LOS ANGELES — A handful of school buses are doing more than providing transportation this year. At the Cajon Valley Union School District in San Diego, electric buses are also helping power the electrical grid. 

Launched in late July, Cajon Valley partnered with San Diego Gas & Electric for a five-year pilot project that uses bidirectional EV chargers to not only take electricity from a utility to fuel the electric buses but reverse their flow, sending stored electricity from their batteries back to the grid. The system uses eight battery-electric school buses and six bidirectional chargers.

“This pilot project is a great example of our region being at the forefront of testing and adopting innovative technologies to reduce greenhouse gas emissions and strengthen the electric grid,” San Diego Gas & Electric Vice President of Energy Innovation Miguel Romero said in a statement. “Electric fleets represent a vast untapped energy storage resource and hold immense potential to benefit our customers and community, not just environmentally but also financially.”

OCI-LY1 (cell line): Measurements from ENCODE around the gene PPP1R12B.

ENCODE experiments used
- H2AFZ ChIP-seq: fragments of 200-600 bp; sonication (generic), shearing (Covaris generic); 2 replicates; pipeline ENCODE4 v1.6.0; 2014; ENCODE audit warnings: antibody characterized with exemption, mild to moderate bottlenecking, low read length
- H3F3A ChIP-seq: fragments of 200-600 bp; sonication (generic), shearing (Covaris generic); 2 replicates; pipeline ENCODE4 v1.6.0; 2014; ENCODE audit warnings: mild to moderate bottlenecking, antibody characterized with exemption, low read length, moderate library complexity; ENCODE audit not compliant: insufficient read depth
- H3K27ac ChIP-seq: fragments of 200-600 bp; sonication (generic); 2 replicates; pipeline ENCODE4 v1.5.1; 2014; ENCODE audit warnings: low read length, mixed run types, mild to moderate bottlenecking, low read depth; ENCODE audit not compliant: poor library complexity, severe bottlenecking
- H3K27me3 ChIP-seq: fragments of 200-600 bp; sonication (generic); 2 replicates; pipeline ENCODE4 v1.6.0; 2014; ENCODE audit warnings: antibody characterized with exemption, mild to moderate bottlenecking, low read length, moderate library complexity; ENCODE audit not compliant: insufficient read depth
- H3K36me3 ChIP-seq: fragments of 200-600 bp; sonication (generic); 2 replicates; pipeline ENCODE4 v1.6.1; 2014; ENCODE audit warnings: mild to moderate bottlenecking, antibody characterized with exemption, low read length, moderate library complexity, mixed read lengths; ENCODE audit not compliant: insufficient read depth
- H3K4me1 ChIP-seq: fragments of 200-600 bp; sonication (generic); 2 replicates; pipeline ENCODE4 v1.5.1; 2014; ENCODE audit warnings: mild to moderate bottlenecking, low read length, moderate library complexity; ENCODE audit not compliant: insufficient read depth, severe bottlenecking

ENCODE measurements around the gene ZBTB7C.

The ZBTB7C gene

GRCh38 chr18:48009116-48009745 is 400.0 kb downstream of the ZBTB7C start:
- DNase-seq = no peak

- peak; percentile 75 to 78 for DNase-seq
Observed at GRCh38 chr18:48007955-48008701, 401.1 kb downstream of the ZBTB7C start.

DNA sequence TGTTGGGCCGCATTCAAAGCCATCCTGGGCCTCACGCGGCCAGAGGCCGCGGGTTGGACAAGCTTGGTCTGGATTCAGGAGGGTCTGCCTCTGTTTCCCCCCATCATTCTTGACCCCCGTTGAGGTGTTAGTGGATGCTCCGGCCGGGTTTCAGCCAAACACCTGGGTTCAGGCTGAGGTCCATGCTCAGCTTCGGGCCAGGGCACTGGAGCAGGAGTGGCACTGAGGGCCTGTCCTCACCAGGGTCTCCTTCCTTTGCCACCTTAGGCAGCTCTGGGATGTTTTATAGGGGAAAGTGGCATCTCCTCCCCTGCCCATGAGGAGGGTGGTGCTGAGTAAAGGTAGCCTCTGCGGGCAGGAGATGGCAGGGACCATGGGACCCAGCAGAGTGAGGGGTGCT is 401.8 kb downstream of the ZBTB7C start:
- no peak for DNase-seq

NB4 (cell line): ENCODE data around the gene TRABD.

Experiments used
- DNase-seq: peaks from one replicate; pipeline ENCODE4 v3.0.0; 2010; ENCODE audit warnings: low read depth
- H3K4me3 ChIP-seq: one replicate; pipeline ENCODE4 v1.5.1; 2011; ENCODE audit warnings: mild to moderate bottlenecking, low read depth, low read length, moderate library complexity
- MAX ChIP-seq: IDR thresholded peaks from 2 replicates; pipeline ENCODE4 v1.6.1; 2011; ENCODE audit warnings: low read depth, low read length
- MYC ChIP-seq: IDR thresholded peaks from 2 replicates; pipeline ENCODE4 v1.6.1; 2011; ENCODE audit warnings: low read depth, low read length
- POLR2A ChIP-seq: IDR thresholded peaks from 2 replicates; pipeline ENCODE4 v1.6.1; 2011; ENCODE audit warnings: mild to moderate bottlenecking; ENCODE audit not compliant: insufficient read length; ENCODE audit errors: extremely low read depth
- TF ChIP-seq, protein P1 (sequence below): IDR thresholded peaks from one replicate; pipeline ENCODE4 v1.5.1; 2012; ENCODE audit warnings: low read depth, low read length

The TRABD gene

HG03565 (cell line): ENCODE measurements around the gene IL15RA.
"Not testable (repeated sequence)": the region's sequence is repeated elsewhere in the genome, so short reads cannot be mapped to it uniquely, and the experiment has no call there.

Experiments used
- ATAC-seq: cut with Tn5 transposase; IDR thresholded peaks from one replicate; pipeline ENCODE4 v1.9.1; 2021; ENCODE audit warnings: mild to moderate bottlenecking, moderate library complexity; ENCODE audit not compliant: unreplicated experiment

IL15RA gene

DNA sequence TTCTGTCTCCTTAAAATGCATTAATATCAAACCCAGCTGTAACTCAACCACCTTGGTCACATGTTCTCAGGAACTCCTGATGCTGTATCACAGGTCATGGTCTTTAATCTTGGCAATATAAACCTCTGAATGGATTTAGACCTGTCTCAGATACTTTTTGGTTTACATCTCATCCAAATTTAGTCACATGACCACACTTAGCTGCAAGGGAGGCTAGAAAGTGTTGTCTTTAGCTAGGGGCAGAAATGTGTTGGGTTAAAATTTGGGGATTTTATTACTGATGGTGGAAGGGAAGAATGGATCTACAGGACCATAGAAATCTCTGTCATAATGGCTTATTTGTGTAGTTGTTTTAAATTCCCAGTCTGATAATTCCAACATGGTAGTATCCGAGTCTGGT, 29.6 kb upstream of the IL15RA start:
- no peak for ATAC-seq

The first vehicle-to-grid program in Southern California is part of the vehicle-to-everything initiative the U.S. Department of Energy announced in April to develop and commercialize technologies that allow vehicles to connect with infrastructure, including electrical utilities.

“School buses are an excellent use case,” said Gregory Poilasne, co-founder and chief executive of Nuvve. Based in San Diego, Nuvve is the technology provider for the Cajon Valley Union School District V2G pilot. “They hold larger batteries than standard vehicles and can spend peak solar hours parked and plugged into bidirectional chargers.”

Like most vehicles, school buses only spend their mornings and afternoons on the road, picking up and dropping off students. That means they can recharge when electricity is cheapest. They can also send energy back to the grid and make a profit.

As part of San Diego Gas & Electric’s Emergency Load Reduction Program, Cajon Valley Union School District is paid $2 per kilowatt when the buses send energy to the utility’s grid or reduce the amount of energy they use when demand is high.

“We jumped at the opportunity to be part of this pilot project because of its potential to help us build a healthier community and better serve our students,” Cajon Valley Union Assistant Superintendent Scott Buxbaum said in a statement. “If we are able to reduce our energy and vehicle maintenance costs as a result of this project, it frees up more resources for our schools and students.”